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Wine has been around for centuries and the term wine originally came from the Latin word ‘vinum’. It is an alcoholic beverage made from fermented grapes, Vitis vinifera or its hybrids with Vitis labrusca or rupestris are one of the most common grapes used to make wine. Grapes ferment without having anything extra added to it, such as sugar, acids, water or any other nutrients as the yeast consumes the sugar found in the grapes and then converts it to ethanol and carbon dioxide. Different variations of grapes and strains of yeasts produce several different types and styles of wine. These variations of wine are usually the result of the complex interaction between several chemicals and objects such as, the biochemical developments of the grape, the reactions that are involved in fermentation and the production process.
In the past, gentleman wine collectors followed the basic rule of buying five cases of claret and putting them in the cellar. After doing this they would typically wait 10 years then drink the 2 cases and leave the remaining 3 cases for sale, from this profit they would use the money to buy 5 more cases of younger wine and starting this whole process again. In doing this year on year, the process becomes self-financing due to the wines tendency to increase in value.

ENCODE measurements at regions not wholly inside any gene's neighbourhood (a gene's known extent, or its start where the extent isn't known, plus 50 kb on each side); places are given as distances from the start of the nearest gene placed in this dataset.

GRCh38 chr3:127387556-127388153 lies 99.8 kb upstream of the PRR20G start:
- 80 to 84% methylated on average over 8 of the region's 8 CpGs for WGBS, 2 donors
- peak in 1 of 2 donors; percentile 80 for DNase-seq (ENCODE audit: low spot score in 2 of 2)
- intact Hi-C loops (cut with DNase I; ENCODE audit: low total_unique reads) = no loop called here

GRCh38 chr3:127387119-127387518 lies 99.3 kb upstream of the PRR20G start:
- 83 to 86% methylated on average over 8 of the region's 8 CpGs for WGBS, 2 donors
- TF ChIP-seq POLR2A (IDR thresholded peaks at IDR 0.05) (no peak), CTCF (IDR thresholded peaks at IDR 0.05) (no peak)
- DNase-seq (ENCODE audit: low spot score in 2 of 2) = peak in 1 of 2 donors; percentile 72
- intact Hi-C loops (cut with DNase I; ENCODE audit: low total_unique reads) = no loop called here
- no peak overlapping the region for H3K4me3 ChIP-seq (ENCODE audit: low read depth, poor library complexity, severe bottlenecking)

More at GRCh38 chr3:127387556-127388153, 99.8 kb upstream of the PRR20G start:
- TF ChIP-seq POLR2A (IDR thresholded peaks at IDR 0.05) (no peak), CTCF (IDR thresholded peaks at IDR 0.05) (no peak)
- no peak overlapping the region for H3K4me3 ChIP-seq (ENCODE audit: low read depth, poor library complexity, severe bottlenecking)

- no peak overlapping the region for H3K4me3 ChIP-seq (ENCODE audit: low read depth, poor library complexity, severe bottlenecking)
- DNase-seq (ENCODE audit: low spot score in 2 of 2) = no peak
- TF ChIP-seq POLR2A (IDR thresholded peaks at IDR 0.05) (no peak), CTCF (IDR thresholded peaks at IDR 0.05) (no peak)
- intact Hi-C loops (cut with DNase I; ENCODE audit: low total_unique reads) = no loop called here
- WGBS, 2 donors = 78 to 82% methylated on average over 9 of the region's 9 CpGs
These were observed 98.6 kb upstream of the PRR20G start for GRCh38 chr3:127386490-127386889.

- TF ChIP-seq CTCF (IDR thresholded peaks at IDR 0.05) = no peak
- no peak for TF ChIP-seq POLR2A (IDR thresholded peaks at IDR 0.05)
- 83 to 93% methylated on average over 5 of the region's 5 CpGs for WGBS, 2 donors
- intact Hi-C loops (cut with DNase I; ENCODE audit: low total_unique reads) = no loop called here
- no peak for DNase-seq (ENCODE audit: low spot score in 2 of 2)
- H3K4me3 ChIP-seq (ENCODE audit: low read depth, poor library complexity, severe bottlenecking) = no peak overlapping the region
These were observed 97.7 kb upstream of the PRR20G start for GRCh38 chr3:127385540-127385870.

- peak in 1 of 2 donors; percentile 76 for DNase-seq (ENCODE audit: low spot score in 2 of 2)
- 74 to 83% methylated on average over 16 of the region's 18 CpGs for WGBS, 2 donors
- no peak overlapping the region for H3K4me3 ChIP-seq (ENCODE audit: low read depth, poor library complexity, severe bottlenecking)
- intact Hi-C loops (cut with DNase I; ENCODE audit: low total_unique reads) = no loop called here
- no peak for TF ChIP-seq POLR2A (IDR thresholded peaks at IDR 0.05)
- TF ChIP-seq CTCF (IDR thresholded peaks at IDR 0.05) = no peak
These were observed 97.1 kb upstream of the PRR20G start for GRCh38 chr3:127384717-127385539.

Over time, wine has changed from being something that only leisured gentlemen with their own cellars would buy, to being apart of the investment market, similar to those of other commodities that are traded for profit. Prices of the most widely collected and traded wines, like Bordeaux, rapidly rose within the first decade of this century. This attracted buyers who weren’t as interested in the substance itself, but more so in the profits that they seem to generate. The other factor for these changes is down to the huge growing demand from Asian buyers.
Fine wine is one of the best performing assets for over the past 20 years. Some of the most expensive wines in the world have cost up to £500,000 a bottle or more, which was the price at a Sotheby’s auction in Hong Kong where a box of 114 bottles of Romanée-conti Burgundy cost around £1,035,000, £9,800 per bottle.
Investing in your own wine fund would mean outsourcing all responsibility for selection to a fund manager. This could potentially spread your risk among other different types of grape and vine which essentially saves you time and effort. You would also be free from any potential biases from wine merchants. These particular funds tend to work as unregulated collective investment strategies. Due to these strategies the financial regulator, Financial Conduct Authority, has held down on these particular types of strategies and have said that they have to only be promoted to those who are sophisticated investors. When trading wine it is important to remember the fact that you do not actually own the wine you are simply trading it on the value of the market.
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